Prosecutors Seek to Convict 20 for $3.2B in Illegal Crypto Trades20. January 2023
• South Korean prosecutors are seeking to convict 20 people for allegedly conducting $3.2 billion worth of illegal crypto transactions.
• These transactions were exploiting the “kimchi premium”, a phenomenon whereby increased trading volumes on South Korean crypto exchanges drive prices above the global average.
• The prosecutors allege that the group made use of 256 domestic bank accounts, pretended the money was being used for overseas trade items, and bribed brokers.
South Korean prosecutors have announced that they are continuing their campaign against illegal kimchi premium traders, and will seek to convict 20 people for allegedly conducting $3.2 billion worth of illegal crypto transactions. The kimchi premium is a phenomenon whereby increased trading volumes on South Korean crypto exchanges drive prices above the global average.
Some South Korean traders have attempted to exploit this by buying tokens like bitcoin (BTC) from overseas over-the-counter vendors via wire transfers. They then dump the coins on domestic crypto exchanges for a hefty profit. During recent bull runs years, domestic retail investors’ trading volumes have tended to rocket upwards extremely rapidly, leading to sudden discrepancies of up to 50% between domestic prices and overseas averages. Current kimchi premium levels stand at under 1%.
In its latest effort to stop illegal kimchi premium trading, the Seoul Central District Prosecutors Office and the Korea Customs Service have indicted 20 people, 11 of whom have been retained in police custody. They allege that the group made use of 256 domestic bank accounts and pretended that the money that went through these accounts – destined for Hong Kong – was being used to pay for overseas trade items. They also claim that the group bribed brokers to help them with their activities.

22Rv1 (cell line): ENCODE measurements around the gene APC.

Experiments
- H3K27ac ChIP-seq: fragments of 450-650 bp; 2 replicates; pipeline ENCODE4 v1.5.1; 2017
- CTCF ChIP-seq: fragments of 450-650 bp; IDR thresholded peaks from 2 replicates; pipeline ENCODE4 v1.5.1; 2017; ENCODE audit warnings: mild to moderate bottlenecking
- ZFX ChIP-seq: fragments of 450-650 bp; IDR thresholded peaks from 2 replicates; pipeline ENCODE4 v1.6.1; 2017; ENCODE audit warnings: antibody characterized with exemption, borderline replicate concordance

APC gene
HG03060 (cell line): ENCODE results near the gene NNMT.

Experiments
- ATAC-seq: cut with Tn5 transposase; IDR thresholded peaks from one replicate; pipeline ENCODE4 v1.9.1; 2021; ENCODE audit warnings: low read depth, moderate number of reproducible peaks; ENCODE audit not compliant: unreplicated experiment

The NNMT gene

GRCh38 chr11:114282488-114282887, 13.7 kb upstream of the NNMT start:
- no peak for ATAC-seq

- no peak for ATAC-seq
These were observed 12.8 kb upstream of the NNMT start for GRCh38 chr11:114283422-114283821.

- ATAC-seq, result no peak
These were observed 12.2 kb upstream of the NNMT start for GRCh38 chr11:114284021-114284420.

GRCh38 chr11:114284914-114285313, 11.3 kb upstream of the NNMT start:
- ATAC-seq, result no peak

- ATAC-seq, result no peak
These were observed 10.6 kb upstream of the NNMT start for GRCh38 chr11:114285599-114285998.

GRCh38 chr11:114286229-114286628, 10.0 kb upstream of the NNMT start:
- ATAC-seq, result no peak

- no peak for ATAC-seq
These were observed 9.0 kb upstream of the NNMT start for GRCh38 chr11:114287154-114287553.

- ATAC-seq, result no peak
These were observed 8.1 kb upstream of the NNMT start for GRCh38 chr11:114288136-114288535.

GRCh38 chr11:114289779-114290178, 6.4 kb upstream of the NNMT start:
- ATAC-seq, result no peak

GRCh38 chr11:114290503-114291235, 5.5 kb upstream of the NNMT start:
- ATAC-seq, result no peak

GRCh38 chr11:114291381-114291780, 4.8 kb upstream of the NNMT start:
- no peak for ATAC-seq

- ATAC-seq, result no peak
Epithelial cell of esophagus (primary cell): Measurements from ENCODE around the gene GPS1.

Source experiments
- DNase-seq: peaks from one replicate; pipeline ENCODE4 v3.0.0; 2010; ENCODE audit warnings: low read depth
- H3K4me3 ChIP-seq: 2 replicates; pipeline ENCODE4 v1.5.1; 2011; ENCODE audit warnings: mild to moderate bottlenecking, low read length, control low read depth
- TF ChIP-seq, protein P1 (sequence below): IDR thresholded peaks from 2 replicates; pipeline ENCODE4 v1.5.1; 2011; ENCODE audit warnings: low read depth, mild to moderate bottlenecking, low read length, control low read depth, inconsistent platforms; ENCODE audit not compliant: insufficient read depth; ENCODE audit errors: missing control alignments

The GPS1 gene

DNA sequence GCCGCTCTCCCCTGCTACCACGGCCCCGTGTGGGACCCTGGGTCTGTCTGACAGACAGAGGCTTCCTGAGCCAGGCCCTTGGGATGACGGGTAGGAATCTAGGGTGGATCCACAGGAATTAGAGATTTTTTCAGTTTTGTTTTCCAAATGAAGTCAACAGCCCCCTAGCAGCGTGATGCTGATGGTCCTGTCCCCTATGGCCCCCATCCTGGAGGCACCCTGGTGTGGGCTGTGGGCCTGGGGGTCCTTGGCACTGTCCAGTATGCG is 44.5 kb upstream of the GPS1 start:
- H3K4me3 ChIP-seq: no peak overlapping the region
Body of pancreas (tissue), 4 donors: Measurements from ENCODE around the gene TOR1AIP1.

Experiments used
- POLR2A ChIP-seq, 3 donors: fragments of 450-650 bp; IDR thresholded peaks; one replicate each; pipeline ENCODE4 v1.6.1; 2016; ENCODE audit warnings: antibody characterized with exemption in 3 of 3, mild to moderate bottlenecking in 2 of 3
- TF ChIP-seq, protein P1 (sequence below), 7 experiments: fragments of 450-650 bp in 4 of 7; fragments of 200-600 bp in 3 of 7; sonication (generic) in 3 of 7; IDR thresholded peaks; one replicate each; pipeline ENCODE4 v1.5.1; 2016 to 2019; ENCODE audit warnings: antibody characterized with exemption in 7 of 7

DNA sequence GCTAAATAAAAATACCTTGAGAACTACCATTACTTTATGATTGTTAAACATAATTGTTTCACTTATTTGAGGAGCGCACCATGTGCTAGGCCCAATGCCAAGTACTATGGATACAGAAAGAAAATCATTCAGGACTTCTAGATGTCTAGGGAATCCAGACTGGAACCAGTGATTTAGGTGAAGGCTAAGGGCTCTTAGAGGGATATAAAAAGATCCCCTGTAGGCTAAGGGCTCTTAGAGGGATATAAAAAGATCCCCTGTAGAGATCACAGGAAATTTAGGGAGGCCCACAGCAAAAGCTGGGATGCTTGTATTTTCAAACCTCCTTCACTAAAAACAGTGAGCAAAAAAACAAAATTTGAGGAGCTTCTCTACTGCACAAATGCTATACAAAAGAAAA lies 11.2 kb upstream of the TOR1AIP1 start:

The prosecution of the kimchi premium traders is part of a wider government effort to regulate the crypto industry in South Korea and protect investors. In recent years, the government has become increasingly concerned about the potential for illegal activity in the sector and the need to ensure that investors are protected. In September 2020, a new set of regulations were introduced to help protect investors and prevent money laundering.
The South Korean government is also looking to introduce a new tax on crypto trading profits that is expected to come into effect in 2021. The proposed tax rate is 20% for individuals and 22% for corporations. This move is seen as a way of encouraging investors to use regulated exchanges rather than turning to illegal activities.
Ultimately, the prosecution of the alleged kimchi premium traders is another example of the South Korean government’s commitment to clamping down on illegal crypto activity and protecting investors. It remains to be seen whether or not the efforts will be successful, but for now it appears that the government is taking a hard line stance on illegal crypto activities.